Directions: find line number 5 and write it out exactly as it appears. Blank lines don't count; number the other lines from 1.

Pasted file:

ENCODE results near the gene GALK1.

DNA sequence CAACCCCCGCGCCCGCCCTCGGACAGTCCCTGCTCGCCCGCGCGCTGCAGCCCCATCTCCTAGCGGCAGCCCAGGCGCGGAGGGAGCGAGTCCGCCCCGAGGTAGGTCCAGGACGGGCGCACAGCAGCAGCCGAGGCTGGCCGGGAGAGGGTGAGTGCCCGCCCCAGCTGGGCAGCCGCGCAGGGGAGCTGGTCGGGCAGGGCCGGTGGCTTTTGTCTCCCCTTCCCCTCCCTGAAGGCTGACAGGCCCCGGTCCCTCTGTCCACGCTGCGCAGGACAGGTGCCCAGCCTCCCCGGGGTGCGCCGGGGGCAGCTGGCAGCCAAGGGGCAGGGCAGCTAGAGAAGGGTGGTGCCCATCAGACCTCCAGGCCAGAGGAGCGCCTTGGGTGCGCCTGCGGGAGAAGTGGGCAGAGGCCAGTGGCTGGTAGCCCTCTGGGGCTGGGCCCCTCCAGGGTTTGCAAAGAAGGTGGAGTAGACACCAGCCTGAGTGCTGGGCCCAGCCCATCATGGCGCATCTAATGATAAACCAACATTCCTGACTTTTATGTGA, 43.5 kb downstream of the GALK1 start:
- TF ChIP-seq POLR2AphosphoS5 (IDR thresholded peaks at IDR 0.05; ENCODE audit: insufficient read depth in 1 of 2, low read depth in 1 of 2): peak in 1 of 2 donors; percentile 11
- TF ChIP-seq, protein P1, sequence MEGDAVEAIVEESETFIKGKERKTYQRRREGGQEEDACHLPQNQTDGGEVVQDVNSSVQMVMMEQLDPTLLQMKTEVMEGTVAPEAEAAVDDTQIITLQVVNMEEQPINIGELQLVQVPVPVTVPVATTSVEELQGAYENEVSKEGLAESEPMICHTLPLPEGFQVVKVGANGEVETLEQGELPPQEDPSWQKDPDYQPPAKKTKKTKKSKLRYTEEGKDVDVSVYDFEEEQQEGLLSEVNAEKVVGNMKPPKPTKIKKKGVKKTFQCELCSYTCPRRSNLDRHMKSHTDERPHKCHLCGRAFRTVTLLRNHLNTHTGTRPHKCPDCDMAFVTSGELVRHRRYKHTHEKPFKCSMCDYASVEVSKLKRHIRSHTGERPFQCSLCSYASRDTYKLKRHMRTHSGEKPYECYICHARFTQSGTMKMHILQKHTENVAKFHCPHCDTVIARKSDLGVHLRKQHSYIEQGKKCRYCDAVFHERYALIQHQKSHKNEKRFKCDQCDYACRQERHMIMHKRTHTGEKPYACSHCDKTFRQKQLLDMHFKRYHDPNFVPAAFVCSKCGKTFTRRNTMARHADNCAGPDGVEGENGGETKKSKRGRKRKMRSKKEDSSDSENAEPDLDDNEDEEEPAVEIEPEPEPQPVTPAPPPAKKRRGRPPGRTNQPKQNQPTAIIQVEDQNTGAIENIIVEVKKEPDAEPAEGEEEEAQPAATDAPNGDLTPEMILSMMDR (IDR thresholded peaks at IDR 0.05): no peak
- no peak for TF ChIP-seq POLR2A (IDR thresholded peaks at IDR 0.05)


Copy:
- no peak for TF ChIP-seq POLR2A (IDR thresholded peaks at IDR 0.05)